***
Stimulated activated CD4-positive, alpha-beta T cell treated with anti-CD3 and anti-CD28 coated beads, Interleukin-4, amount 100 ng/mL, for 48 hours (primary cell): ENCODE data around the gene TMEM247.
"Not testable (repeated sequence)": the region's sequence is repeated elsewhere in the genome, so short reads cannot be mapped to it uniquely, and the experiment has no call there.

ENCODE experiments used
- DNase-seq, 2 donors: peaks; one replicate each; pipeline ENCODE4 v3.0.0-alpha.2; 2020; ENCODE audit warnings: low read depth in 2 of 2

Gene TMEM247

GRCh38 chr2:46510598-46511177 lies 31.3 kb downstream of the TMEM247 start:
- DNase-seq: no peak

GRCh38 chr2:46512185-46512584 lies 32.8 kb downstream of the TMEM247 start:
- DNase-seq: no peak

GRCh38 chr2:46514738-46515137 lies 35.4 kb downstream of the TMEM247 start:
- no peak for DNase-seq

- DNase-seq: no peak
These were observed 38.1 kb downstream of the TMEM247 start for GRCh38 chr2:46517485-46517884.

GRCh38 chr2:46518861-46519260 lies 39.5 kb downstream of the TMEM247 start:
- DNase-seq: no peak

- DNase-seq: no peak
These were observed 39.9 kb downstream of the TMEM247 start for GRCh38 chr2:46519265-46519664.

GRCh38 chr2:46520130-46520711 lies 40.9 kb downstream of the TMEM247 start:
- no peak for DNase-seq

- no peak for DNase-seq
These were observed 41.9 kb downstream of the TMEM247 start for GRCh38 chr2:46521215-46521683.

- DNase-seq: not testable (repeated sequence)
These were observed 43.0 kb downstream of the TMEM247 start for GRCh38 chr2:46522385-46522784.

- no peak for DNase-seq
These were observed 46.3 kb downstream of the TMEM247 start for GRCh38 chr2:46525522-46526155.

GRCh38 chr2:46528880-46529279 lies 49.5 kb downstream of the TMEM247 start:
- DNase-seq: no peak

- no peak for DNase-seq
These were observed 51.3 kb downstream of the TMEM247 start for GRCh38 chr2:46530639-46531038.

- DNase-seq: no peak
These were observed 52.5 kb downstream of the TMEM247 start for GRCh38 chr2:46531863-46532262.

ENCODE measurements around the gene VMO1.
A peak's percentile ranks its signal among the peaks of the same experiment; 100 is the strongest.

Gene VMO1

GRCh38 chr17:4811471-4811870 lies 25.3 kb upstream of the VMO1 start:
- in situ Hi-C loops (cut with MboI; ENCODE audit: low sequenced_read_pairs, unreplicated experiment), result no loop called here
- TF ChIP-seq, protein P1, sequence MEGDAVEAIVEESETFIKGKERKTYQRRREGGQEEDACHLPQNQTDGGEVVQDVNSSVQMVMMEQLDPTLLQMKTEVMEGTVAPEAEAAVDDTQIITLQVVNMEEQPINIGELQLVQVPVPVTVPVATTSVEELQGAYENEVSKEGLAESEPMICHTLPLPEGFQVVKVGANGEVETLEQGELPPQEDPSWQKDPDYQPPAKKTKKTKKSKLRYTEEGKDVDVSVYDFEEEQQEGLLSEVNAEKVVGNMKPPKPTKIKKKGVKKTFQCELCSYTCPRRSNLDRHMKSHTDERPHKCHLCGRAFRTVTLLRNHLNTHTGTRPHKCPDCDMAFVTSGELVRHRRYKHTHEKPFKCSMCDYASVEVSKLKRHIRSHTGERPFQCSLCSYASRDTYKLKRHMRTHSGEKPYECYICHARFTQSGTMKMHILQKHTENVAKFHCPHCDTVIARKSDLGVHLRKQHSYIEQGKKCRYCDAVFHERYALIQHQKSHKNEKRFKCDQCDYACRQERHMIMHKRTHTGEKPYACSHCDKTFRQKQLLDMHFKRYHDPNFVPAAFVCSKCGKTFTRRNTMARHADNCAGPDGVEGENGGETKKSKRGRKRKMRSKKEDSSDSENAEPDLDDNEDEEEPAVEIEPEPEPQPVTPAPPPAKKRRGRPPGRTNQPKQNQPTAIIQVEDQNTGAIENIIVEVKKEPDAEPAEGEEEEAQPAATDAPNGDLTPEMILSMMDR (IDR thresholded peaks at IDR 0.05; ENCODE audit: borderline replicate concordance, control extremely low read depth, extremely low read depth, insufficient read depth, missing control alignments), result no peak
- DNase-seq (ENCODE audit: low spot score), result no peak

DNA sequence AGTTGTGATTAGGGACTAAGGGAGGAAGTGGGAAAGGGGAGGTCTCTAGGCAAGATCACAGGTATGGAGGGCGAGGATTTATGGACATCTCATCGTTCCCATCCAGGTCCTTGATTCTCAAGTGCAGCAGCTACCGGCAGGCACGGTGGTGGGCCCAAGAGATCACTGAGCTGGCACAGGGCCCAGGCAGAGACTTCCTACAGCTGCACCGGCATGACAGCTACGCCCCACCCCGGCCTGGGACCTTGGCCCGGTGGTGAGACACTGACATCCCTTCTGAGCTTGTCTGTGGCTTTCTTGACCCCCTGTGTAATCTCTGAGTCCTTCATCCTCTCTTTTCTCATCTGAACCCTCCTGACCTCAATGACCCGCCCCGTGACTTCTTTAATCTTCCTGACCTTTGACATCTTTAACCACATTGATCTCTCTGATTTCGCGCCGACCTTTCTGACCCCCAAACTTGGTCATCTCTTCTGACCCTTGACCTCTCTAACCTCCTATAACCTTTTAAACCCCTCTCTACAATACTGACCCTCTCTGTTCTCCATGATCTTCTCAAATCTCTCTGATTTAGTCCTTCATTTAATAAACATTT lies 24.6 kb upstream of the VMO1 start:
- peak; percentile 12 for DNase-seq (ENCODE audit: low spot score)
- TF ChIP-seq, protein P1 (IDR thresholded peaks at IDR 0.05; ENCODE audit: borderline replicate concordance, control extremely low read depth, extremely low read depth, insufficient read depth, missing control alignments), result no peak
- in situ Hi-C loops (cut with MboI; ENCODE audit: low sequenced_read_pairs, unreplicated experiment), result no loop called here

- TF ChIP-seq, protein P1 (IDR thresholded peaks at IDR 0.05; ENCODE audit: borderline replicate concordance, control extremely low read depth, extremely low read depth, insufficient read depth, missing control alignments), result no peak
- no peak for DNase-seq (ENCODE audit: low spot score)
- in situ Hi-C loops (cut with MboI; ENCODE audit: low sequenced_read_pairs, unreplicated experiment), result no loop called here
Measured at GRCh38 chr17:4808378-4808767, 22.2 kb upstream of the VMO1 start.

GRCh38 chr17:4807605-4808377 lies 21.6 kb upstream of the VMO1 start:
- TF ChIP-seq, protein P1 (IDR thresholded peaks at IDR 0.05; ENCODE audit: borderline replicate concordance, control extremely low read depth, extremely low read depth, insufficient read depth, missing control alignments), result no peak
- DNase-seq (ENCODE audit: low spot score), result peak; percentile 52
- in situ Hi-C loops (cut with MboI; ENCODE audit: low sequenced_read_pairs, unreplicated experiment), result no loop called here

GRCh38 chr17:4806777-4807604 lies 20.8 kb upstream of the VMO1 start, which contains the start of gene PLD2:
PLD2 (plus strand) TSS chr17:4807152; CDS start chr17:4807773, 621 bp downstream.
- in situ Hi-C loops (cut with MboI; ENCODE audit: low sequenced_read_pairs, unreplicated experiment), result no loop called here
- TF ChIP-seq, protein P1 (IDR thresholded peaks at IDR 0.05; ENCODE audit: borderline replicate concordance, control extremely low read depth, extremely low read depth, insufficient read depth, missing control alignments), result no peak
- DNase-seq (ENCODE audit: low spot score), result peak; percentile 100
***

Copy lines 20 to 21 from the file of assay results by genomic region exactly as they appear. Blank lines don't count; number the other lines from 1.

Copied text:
- no peak for DNase-seq
These were observed 41.9 kb downstream of the TMEM247 start for GRCh38 chr2:46521215-46521683.